Now is the time to implement proven practices that establish strong foundations for growth in our schools. Together, we can lay the groundwork for our students that will enable them to thrive academically, socially and emotionally. This report offers recommendations by educators from around the state to school leaders, policy makers and lawmakers.
Public schools in New York are the center of our communities. However, too many families continue to face obstacles to success, including poverty, lack of access to health and social services, housing and food insecurity, and a lack of reliable transportation and internet services that are essential for success in school and the workplace.
Students thrive academically when their social and emotional needs also are met. In a study of over 200 school-based, universal Social and Emotional Learning (SEL) programs, participants demonstrated significantly improved social and emotional skills, attitudes, behavior, and academic performance.
Teaching the long history of racial injustice in society is an important responsibility of our public school system and speaks to the struggles Americans have fought to overcome and continue to battle, to strengthen our great country. Knowledge and understanding of this history, and a vision of our path forward as Americans, is an essential pillar of our civil society.
Standards should guide instruction but not drive an over-emphasis on standardized assessments. Teachers need to be able to differentiate instruction and teach to the needs of the students, not to the test itself. A de-emphasis on high-stakes testing will allow teachers to fully implement more experiential, authentic work that accurately and reliably reflects student learning.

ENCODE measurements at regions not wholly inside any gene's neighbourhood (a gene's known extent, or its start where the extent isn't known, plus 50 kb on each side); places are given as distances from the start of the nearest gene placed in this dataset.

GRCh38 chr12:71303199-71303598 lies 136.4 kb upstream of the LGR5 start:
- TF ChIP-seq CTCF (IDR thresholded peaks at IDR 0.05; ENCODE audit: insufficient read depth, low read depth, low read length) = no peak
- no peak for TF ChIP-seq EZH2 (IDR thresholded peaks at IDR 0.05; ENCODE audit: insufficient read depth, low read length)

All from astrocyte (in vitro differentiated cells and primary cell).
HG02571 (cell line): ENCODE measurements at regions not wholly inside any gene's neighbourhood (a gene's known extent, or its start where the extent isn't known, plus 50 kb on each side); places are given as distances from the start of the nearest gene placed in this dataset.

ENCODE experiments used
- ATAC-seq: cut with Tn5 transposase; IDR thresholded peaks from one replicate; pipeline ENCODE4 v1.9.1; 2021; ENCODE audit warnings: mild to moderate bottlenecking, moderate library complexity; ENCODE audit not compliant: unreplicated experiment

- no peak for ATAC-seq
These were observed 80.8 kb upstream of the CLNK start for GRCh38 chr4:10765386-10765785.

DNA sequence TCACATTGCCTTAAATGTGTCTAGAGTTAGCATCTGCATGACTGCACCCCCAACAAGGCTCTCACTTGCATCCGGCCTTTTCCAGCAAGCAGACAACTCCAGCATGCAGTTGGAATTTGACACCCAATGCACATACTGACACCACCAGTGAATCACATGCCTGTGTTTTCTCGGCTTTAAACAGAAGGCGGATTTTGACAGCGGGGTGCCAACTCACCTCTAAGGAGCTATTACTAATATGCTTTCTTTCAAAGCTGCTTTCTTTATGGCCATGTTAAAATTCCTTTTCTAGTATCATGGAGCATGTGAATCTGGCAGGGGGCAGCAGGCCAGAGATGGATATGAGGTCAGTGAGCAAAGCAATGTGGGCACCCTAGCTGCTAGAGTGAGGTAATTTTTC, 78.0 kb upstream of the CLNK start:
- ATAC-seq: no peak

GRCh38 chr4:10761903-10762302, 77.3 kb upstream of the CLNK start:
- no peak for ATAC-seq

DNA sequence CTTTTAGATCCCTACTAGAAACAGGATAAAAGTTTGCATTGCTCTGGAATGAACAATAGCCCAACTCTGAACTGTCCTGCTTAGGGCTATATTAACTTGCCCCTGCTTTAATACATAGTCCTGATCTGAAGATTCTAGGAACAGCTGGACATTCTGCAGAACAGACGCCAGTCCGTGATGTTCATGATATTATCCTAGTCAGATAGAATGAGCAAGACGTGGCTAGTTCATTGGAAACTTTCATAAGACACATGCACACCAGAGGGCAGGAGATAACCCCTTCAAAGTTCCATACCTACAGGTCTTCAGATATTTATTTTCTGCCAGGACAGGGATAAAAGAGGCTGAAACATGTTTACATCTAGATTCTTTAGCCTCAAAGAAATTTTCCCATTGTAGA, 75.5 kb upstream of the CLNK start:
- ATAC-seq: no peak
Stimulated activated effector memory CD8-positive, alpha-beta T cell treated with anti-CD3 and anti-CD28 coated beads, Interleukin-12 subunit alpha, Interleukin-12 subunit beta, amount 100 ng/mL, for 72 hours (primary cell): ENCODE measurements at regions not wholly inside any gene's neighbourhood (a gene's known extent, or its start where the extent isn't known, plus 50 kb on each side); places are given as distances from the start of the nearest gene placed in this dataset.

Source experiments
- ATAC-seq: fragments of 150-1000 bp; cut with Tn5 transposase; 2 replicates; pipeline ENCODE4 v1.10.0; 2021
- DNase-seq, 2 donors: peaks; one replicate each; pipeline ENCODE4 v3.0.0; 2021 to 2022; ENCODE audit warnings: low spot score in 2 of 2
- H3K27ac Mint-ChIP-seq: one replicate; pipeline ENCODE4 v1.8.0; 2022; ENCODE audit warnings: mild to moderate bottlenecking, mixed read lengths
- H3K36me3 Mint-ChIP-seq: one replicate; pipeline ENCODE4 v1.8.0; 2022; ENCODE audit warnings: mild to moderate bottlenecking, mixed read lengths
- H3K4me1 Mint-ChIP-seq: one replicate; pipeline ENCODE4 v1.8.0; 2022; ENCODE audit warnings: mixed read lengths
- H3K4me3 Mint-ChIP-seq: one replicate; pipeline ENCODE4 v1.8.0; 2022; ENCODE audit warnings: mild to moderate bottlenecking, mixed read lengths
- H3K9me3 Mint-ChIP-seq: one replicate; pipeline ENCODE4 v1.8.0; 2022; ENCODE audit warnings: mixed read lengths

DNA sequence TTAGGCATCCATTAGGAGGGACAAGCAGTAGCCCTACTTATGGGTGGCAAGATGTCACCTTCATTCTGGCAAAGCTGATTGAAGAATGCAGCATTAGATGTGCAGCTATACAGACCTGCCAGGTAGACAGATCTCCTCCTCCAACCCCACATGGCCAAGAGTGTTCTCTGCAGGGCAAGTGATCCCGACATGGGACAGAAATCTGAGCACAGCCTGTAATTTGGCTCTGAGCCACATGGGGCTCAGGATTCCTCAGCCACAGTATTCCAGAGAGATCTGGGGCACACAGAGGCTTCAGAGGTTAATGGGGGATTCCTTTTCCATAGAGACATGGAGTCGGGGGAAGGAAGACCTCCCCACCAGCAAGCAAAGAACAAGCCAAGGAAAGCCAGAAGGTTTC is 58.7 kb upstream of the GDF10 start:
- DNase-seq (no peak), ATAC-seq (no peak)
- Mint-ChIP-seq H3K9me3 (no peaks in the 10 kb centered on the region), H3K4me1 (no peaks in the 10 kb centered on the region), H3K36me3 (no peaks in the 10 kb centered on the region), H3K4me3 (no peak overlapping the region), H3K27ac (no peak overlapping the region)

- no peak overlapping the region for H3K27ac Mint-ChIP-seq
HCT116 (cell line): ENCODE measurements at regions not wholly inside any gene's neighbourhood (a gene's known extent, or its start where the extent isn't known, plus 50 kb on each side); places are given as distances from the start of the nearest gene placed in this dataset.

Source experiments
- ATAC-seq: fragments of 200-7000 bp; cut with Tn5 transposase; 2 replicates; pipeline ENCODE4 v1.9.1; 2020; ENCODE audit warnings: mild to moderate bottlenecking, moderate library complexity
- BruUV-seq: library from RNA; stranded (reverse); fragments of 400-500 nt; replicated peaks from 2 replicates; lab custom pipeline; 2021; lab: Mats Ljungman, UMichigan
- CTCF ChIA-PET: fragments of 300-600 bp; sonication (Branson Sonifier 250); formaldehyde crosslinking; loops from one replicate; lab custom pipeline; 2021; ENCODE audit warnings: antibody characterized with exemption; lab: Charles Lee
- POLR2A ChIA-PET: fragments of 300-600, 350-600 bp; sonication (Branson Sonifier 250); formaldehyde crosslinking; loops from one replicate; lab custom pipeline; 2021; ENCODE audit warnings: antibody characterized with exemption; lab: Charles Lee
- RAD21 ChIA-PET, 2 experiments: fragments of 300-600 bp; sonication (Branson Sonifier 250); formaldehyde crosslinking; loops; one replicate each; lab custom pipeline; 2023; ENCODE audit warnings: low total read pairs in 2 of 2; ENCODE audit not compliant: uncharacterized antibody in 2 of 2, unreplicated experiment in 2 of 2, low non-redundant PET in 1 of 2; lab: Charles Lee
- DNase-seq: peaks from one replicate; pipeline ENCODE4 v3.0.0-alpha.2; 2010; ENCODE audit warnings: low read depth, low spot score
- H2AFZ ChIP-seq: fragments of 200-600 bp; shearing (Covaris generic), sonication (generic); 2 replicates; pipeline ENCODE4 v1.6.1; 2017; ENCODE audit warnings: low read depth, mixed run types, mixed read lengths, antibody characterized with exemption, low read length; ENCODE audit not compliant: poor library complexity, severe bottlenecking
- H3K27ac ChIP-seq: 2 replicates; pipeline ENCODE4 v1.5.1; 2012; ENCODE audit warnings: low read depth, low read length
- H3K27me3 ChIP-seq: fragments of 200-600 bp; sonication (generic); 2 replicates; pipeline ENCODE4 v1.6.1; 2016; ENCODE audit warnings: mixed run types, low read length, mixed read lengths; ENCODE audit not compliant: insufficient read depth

Technology should only be used to enhance, not replace, in-person learning in our schools. In many cases, the use of technology during the pandemic deteriorated the learning experience and placed unnecessary burdens on teachers and students. Teachers reported concerns about student and family privacy, frequent distractions, the integrity of student work and the lack of access to reliable internet.
Every school in New York was impacted by the pandemic and every educator has worked to support their community through these challenging times. As we return to pre-pandemic routines and expectations, schools must have the resources to support students and families in need and must establish best practices in teaching and learning.
We have the chance to provide a solid foundation for our students, one that helps them thrive academically, socially and emotionally. As we begin the slow return to normal, let’s make the smart choice. Let’s give public schools the resources they need to help students, and their families, succeed.